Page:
Mr. Speaker, first, I am very pleased the member opposite has noted that the legislation now before the House is legislation designed to bring us in compliance with the WTO ruling. We need to have that passed by the end of this session.

Second, he has noted that if there are issues to be addressed they can be addressed by regulation. I repeat, as I said a moment ago, in testifying to this bill I indicated this was a matter we were prepared to have a good look at.

Energy
Oral Question Period

May 3rd, 2001 / 2:35 p.m.

Bloc

Serge Cardin Sherbrooke, QC

Mr. Speaker, yesterday the Secretary of State for Science, Research and Development publicly expressed his concerns about the energy appetite of the Americans. To quote him “This worries us. We have many misgivings about northern drilling”.

Why has the Prime Minister concealed his concerns about the Americans' insatiable appetites? Why has he led us to believe that there was no problem and that his government was prepared to provide a positive response to their demand?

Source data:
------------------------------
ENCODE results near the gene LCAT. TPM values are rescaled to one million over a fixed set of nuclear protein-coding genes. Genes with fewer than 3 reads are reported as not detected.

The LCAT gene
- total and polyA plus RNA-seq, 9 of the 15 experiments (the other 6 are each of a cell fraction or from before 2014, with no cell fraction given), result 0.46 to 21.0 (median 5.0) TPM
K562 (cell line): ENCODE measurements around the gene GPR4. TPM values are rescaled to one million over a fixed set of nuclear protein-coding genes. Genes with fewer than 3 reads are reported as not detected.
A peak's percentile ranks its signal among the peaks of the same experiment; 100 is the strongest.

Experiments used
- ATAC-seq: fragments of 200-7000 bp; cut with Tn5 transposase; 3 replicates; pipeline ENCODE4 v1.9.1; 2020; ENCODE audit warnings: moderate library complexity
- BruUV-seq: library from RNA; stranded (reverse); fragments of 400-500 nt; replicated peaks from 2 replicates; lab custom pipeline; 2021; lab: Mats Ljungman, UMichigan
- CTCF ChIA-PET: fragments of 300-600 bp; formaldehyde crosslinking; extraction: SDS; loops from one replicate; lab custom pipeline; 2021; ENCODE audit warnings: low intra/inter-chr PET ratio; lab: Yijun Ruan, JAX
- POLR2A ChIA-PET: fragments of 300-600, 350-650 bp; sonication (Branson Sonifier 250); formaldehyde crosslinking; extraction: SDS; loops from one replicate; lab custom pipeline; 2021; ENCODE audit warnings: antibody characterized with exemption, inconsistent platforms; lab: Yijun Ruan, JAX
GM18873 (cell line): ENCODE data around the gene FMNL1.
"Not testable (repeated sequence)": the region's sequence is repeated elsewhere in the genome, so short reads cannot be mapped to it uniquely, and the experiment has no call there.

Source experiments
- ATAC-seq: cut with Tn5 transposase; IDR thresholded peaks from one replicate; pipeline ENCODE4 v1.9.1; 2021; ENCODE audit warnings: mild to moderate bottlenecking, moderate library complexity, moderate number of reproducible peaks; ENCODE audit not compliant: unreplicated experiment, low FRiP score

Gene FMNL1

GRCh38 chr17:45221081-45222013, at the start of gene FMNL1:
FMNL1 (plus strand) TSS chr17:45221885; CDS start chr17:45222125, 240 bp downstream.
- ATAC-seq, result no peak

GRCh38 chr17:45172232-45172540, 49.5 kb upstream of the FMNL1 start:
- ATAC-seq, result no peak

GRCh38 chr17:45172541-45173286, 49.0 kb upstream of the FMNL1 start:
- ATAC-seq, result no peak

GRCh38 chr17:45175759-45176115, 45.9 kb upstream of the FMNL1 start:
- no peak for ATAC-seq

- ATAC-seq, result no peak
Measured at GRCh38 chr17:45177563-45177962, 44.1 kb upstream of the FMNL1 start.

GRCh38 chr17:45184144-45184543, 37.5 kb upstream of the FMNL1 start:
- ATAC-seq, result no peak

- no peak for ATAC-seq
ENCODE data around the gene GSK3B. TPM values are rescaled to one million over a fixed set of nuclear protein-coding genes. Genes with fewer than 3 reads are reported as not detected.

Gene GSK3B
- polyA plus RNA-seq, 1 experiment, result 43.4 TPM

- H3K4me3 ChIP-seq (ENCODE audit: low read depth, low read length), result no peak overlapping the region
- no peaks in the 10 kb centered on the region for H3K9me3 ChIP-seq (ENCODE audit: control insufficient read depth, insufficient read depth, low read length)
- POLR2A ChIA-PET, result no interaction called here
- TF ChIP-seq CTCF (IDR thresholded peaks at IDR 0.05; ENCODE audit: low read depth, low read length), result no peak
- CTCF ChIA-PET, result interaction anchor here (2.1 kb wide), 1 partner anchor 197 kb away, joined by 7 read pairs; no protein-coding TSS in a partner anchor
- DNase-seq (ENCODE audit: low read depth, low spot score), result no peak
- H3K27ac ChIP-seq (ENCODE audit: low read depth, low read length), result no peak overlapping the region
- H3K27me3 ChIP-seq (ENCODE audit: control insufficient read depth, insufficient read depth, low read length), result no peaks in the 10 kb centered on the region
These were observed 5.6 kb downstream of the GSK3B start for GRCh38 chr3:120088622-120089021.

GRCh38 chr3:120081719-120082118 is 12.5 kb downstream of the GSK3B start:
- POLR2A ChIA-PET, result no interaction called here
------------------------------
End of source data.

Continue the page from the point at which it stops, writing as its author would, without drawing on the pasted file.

Energy
Oral Question Period

2:35 p.m.

Wascana
Saskatchewan

Liberal

Ralph Goodale Minister of Natural Resources and Minister responsible for the Canadian Wheat Board

Mr. Speaker, the Prime Minister has consistently said that the expansion of energy markets in North America offers tremendous opportunity for Canadians in terms of business, jobs, growth, new investment and so forth.

At the same time he has always said that our principles of sustainable development will apply and that we put a high priority upon energy efficiency, energy conservation, and the development of renewable and alternative sources of energy. Those are values that are fundamentally important to Canadians and we will pursue them.